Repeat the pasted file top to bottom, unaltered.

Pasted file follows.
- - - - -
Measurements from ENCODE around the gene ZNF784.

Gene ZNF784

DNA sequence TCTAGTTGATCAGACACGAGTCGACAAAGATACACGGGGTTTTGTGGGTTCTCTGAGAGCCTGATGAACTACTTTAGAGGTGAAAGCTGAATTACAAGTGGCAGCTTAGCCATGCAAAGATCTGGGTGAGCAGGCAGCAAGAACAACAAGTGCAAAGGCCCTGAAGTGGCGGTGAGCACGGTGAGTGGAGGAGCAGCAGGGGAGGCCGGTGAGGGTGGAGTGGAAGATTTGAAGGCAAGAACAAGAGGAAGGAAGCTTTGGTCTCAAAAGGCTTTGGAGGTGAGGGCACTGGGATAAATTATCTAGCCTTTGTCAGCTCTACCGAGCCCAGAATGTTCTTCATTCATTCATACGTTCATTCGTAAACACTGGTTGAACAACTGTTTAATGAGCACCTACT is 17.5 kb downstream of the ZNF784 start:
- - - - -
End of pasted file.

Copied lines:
Measurements from ENCODE around the gene ZNF784.

Gene ZNF784

DNA sequence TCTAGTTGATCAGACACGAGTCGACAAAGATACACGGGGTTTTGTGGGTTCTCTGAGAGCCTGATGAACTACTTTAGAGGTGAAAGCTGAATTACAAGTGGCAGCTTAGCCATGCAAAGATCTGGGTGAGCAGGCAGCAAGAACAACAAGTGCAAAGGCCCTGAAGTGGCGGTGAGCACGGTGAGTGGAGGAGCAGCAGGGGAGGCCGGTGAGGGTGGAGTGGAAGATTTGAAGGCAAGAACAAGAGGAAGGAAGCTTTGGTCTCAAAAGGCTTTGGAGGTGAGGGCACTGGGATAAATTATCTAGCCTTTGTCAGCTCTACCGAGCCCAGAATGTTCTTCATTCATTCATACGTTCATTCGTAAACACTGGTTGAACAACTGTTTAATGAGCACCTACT is 17.5 kb downstream of the ZNF784 start: